Although human plague is rare in the United State, a small outbreak of pneumonia caused by Yersinia pestis is believed to have been caused by dog-to-human, or possibly human-to-human, transmission in Colorado. A description of these cases appears in the Centers for Disease Control and Prevention (CDC) appears in the Morbidity and Mortality Weekly Report (MMWR).

The Colorado Department of Public Health and Environment laboratory confirmed Y. pestis in a blood specimen collected from a man hospitalized with pneumonia in July 2014. An automated system in the hospital laboratory had previously misidentified the organism as Pseudomonas luteola and was sent for further testing after the patient’s condition continued to deteriorate. It was then discovered that the patient’s dog had recently fallen ill with fever, jaw rigidity, drooling, and right forelimb ataxia and was humanely euthanized. Tissue samples from the dog tested positive for Y. pestis and three other individuals who had been in close contact with the ill dog also tested positive for Y. pestis and received diagnoses of the plague. One of the infected individuals had also had contact with the patient. The initial patient recovered after hospitalization for 23 days and the other three recovered as well.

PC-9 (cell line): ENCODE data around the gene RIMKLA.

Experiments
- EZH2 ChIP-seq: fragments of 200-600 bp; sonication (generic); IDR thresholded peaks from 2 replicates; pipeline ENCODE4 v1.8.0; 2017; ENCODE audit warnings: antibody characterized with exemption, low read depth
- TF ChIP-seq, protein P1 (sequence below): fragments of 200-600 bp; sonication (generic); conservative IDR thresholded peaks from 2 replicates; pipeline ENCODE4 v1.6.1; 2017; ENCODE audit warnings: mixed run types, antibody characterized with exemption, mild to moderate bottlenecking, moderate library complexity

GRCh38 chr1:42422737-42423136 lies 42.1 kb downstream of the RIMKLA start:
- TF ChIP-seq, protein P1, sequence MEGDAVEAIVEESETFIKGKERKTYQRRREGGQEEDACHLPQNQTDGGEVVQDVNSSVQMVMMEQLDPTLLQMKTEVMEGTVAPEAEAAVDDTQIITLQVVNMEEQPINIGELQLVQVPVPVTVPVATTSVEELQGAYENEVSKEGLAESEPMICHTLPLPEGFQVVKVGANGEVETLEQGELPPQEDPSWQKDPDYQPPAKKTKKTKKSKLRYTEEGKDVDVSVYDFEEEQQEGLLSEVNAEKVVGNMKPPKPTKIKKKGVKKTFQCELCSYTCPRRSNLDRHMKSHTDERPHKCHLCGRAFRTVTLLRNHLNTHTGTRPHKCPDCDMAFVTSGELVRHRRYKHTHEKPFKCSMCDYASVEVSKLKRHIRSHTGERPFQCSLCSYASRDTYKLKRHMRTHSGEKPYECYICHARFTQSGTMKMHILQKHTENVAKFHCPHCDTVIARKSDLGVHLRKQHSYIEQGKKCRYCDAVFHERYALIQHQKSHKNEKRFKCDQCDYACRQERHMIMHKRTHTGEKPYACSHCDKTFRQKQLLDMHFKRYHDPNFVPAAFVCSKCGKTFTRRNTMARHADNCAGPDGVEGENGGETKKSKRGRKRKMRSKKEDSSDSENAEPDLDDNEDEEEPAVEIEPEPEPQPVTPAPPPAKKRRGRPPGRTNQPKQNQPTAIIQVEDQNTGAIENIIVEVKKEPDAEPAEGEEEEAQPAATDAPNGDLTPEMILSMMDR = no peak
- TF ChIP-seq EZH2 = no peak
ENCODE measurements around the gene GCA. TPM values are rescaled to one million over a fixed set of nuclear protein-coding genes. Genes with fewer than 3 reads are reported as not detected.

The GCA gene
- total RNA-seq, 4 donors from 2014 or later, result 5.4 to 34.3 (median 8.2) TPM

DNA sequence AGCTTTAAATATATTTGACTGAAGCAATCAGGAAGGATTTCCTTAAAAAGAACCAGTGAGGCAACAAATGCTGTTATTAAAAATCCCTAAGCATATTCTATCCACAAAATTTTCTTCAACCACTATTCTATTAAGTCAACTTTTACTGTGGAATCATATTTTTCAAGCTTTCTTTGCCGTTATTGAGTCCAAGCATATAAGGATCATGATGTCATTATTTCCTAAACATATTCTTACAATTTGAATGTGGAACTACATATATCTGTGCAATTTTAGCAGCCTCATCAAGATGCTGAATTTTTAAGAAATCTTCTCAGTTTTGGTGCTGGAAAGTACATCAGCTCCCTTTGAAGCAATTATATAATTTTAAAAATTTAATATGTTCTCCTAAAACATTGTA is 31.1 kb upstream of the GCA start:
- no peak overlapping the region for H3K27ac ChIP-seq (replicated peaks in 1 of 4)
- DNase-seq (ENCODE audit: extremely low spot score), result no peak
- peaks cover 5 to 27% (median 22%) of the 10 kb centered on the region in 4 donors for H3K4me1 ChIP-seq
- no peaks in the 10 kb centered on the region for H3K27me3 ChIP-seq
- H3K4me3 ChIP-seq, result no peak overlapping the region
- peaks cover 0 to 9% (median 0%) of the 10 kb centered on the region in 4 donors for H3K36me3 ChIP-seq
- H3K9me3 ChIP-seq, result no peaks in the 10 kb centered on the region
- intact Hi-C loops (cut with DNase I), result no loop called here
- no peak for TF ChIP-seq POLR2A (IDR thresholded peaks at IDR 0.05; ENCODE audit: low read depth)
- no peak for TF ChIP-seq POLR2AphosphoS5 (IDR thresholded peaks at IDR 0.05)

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All four patients in this outbreak had laboratory-confirmed plague and three patients had clinical and radiographic evidence of pneumonia. The patients were treated with antibiotics, including levofloxacin, streptomycin, azithromycin, and doxycycline. Human-to-human transmission is supported in this outbreak due to a shorter incubation period that is typical of plague, but dog-to-human transmission cannot be excluded because of the animal’s role in three infections. Incubation periods of up to 10 days have been reported in previous cases (although rarely).

Primary pneumonic plague is rare in the United States and only 74 cases have been reported from 1900–2012. However, this represents the largest outbreak and the first instance of possible human-to-human transmission since an outbreak in Los Angeles in 1924. It also highlights the importance of early recognition, especially in the pneumonic form, as delays in diagnosis can lead to additional transmission.

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